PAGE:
"the last hundred years have demonstrated empirically that if an organism or aggregate of organisms sets to work with a focus on its own survival and thinks that that is the way to select its adaptive moves, its 'progress' ends up with a destroyed environment. If the organism ends up destroying its environment, it has in fact destroyed itself." The Darwinian paradigm of "organism versus environment" and "survival of the fittest" must be revised, Bateson argues, to read "organism-in-its-environment". [ 6 ] Rather than seeing these two terms as naming different and hierarchically related ontological orders—in which "environment" is thus mere fungible resource for the self-realization and self-perpetuation of the organism—we do better, as good ethics and as good science, Bateson argues, to understand that both are components of a larger network or system of relations in which negative feedback is crucial to the maintenance of systemic balance. The Enlightenment face of Darwinism would tell us that the organism that most successfully exploits and maximizes its environmental resources is the one that wins, the one that lives to pass on its genes. But "If this is your estimate of your relation to nature and you have an advanced technology," Bateson tells us, "your likelihood of survival will be that of a snowball in hell" (462).

This is a central theme, of course, in the literature of Deep Ecology. As one of its leading European exponents, Hans Jonas, writes, "the promise of modern technology has reversed itself into a threat. . . . The subjugation of nature with a view toward man's happiness has brought about, by the disproportion of its success, which now extends to the nature of man himself, the greatest challenge for the human that his own needs have ever entailed" (quoted in Ferry 76-7).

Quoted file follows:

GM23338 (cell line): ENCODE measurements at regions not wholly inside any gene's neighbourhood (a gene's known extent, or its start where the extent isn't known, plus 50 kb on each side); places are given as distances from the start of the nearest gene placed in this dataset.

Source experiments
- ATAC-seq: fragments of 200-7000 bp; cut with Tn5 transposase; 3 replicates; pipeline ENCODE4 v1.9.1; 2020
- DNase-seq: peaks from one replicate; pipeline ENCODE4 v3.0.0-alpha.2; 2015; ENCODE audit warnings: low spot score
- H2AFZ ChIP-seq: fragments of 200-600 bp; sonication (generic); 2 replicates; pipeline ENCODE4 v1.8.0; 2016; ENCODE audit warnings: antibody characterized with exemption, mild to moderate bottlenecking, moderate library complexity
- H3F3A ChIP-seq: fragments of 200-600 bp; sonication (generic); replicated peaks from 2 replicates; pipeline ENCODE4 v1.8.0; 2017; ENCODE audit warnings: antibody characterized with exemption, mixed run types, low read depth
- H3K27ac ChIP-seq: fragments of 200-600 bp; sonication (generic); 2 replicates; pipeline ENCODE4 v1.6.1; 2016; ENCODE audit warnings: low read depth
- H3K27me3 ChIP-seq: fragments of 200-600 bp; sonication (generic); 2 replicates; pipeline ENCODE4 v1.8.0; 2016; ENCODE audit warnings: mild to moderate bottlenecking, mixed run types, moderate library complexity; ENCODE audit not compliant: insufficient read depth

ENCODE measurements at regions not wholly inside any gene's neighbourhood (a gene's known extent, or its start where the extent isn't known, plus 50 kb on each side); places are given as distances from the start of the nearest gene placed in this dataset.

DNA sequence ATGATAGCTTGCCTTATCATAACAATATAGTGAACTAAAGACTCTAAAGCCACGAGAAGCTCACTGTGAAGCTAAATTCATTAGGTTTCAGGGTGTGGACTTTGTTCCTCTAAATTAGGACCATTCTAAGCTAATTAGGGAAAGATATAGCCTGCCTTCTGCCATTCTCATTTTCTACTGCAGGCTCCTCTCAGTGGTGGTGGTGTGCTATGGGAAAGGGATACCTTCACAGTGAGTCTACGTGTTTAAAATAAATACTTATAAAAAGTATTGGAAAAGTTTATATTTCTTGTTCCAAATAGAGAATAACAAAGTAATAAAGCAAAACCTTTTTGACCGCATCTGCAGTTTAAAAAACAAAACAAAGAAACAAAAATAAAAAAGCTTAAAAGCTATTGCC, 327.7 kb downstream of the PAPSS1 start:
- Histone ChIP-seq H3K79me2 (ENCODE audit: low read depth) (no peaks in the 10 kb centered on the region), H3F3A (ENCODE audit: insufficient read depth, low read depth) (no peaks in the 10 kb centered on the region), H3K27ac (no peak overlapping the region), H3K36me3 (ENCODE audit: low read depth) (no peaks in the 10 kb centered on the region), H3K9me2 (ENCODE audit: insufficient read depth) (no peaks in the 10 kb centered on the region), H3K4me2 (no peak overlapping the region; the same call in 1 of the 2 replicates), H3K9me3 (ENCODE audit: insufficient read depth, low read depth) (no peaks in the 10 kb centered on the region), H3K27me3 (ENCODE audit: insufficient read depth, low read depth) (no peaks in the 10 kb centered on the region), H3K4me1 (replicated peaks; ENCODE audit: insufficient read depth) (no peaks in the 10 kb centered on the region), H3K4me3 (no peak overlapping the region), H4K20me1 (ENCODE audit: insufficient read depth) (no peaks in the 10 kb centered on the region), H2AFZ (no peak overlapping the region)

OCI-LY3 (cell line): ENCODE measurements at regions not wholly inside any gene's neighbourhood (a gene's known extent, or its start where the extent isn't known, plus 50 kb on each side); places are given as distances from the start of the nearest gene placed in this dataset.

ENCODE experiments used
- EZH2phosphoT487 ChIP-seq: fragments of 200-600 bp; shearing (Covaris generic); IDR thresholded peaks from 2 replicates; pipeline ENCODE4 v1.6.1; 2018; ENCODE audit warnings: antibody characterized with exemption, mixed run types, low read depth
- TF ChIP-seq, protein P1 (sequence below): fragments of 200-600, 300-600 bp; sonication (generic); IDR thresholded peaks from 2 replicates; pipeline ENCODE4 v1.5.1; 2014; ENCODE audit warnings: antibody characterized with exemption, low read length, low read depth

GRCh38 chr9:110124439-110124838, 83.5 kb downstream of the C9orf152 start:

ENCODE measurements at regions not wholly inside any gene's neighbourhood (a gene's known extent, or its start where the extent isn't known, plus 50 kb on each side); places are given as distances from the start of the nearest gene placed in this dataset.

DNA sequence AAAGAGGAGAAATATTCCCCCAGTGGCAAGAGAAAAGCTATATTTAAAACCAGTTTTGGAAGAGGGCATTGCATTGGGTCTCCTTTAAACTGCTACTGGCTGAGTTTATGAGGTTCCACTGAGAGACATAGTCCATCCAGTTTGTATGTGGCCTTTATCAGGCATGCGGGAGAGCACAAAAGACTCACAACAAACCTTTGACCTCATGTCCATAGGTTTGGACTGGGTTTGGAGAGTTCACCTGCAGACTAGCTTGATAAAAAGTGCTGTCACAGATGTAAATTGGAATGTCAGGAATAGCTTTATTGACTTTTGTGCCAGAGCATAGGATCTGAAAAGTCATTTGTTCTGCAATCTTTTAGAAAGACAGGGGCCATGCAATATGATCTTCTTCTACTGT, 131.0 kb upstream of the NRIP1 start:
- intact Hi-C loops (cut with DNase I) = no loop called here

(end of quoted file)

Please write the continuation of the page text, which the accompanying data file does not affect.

Ferry's first impulse—in a rhetorical strategy indemic to the book—is to dismiss such critiques as "a return of the old science fiction myths," the latest instance of Frankenstein and the Sorcerer's Apprentice, where "we have a reversal by which the creature becomes its master's master" (77). But such concerns have been raised, of course, by scores of critics and philosophers who seem as far from the Deep Ecology position as Ferry himself (Kenneth Burke, Theodor Adorno, and Jeremy Rifkin come to mind, just to name three rather different—and markedly un-"Deep"—examples). [ 7 ] Indeed, one need not be captivated by Frankenstein scenarios to acknowledge the validity of Jonas' view that practices such as the current headlong rush into genetic engineering of plants and animals entail all sorts of unforeseeable consequences, inhumane practices, and potential biological disasters.

Similarly, it is hard to disagree that there is currently no way—legally, economically, or politically—to effectively control such practices, a problem made even more acute, as Ferry recognizes, by the quite considerable economic incentives involved (Ferry 77). For these sorts of reasons, and for others, Deep Ecologists and others have called for greater government activism and more forceful use of state power to regulate and direct the effects of human society—especially of technology—on the environment.

But the devil, as they say, is in the details. As several critics have pointed out, the philosophical platform of Deep Ecology is marked not only by eclecticism but also by incoherence. As Tim Luke, for example, has noted, if all life forms are given equal inherent value by Deep Ecology, and if biodiversity as such is an ultimate good, then we face any number of rather vexed scenarios. Luke asks, "will we allow anthrax or cholera microbes to attain self-realization in wiping out sheep herds or human kindergartens?